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The East Room

House Museums present history and the lives of their inhabitants in time capsules. No house museum in the world does this better than The White House in Washington, D.C.  Home to the Presidents of the U.S. since 1800 when President John Adams and his wife moved in, the rooms of this iconic mansion hold treasures and memories of every presidential family since then.  The theme of this year’s holiday decorations is “A Timeless Tradition” and I was privileged to be invited to the White House to explore.  Here are a few of my favorite rooms with a touch of the history they embody.

You too can tour the White House throughout the year.  Here is the link with instructions for reserving tickets through your Congressman or Embassy.  There is also a link for a virtual tour, but I highly recommend a tour in person, to the finest “House Museum” in the world. ( This article was also published in the Huffington Post.  You can find the article here.

The first Christmas party in the White House was hosted by President John Adams in December 1800 and holiday celebrations have continued ever since.

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Penguins and a Sleigh playfully welcome you to the East Entrance.
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First Lady Nancy Reagan’s portrait hangs in the Entry Hall
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The Library. The Chandelier is painted wood from the home of American author James Fenimore Cooper.  Carol Lim designed the decor in the Library for the 2015 holidays.
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The Vermeil Room. Portraits of First Ladies Jacqueline Kennedy and Patricia Nixon. The mahogany center table was purchased by President Andrew Jackson in 1829.  Duro Olowu designed the decorations in the Vermeil Room this year.
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The China Room. Glorious in red with the portrait of First Lady Grace Coolidge.  Carolina Herrerra designed the holiday decorations in this room this year.
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The East Room. The White House creche was made in Naples, Italy in the 18th century and was donated to the White House in the 1960s. The Gilbert Stuart Portrait of George Washington on the right is the one that First Lady Dolley Madison heroically saved during the fire of 1814.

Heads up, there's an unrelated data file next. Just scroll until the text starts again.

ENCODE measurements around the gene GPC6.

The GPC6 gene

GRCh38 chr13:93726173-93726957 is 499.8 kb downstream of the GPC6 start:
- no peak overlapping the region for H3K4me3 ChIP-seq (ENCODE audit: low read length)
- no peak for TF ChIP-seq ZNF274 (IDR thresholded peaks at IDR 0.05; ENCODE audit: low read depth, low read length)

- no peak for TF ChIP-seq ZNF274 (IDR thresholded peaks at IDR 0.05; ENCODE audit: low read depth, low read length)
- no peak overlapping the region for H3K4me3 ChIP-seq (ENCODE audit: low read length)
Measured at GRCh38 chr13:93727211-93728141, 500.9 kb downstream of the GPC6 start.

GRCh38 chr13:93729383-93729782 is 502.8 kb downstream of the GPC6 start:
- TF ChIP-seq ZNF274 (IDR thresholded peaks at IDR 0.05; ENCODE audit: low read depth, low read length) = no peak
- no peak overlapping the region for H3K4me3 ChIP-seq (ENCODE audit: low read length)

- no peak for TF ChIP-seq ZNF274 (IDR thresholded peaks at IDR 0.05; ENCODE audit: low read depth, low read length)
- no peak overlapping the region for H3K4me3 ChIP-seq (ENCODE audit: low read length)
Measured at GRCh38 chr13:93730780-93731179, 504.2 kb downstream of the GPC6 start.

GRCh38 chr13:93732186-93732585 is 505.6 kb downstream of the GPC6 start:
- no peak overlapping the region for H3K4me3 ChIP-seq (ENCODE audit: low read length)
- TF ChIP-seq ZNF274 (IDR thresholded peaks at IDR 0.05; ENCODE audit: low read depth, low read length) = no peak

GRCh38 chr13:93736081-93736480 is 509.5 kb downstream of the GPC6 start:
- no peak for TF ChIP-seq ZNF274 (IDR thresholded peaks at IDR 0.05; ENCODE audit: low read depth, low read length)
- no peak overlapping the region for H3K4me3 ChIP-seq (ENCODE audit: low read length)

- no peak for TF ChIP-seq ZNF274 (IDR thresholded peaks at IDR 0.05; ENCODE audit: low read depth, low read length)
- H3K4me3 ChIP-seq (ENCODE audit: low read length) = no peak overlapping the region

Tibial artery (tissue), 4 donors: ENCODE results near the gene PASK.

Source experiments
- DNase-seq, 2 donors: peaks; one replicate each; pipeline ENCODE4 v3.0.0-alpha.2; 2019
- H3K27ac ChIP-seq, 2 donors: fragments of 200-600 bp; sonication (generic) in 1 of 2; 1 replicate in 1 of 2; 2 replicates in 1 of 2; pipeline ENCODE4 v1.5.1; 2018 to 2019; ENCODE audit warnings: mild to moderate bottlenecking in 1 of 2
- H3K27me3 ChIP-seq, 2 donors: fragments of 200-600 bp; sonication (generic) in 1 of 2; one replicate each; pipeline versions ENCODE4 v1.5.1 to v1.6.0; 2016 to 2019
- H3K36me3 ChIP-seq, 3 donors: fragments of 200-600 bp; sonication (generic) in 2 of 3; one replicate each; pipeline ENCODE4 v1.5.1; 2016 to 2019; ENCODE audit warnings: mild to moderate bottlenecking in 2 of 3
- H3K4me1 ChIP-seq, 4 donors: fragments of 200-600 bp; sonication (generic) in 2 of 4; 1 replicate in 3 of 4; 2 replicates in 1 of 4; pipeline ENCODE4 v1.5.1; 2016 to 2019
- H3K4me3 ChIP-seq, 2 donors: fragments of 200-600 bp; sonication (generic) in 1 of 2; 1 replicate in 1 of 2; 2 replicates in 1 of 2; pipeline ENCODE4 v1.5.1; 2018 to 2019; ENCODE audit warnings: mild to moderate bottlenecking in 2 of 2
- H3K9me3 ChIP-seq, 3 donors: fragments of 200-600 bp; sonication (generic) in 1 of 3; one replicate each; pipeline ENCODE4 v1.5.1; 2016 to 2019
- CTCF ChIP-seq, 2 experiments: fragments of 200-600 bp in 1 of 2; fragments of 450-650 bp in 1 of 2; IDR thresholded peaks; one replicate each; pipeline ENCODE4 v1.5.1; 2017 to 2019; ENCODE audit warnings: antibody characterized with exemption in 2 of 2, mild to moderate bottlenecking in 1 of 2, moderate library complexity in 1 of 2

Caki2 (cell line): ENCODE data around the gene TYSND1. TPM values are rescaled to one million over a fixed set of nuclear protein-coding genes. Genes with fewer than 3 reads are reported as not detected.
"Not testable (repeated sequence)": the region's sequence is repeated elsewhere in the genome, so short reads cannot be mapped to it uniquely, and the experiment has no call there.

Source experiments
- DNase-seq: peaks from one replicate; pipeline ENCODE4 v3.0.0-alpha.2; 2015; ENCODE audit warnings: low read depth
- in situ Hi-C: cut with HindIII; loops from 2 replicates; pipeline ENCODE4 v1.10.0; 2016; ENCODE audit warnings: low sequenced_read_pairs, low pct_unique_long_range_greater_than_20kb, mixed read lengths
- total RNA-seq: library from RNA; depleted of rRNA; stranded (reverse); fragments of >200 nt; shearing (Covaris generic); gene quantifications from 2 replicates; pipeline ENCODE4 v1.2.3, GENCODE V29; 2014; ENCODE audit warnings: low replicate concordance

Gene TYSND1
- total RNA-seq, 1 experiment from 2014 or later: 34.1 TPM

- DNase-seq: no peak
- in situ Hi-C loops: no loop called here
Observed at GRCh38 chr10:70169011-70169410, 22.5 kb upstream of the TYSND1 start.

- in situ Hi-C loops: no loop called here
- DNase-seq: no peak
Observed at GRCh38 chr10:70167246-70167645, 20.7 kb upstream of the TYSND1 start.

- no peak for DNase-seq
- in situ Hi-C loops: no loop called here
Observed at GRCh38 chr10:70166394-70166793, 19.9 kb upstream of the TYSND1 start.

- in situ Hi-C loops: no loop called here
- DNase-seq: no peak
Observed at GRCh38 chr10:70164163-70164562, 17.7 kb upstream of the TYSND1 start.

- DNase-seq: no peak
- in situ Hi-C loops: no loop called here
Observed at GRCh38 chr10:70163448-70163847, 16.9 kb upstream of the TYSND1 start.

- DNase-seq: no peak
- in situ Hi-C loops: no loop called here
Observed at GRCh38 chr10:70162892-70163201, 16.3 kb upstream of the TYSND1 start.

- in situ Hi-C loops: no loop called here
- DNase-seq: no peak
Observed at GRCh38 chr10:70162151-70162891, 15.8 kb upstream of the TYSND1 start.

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The East Room. The chandeliers and decor remain from the 1902 Gilded Age restoration by President Theodore Roosevelt.
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The Blue Room. A patriotic tree fills the oval Blue Room. The wallpaper and draperies recall the designs used in this room in 1817.
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The Red Room. This was once Dolley Madison’s favorite sitting room where she held her famous “salons”. It was yellow then.
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Some of the best sights are the vistas from the inside of the White House.
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The State Dining Room. Holidays are about children and the White House is no exception. First Lady Jacqueline Kennedy’s first Christmas theme was “The Nutcracker”.
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The portrait of President Lincoln is the only painting in the State Dining Room. Artist George P. A. Healy painted it in 1869 as part of a competition for the official White House portrait. He lost. Lincoln’s son Robert Todd purchased it and his widow donated it to the White House in 1939. President Franklin Roosevelt decided it would be the only painting in the State Dining Room.
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The State Dining Room. The White House gingerbread house has been a tradition for the past 50 years. Each one is personalized for the current family living there.
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“Don’t let it be forgot, that once there was a spot, for one brief shining moment, that was known as Camelot.” And this poignant portrait of President John F. Kennedy reminds you of the sadness known in these rooms.
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The Grand Foyer. The is where Presidents greet visiting Heads of State and where today’s visitors end their tour under the Great Presidential Seal.

Thanks for a wonderful tour and I hope to return next year.

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The North Portico Entrance was added in 1829. President Lincoln made his last speech from the window above this door.

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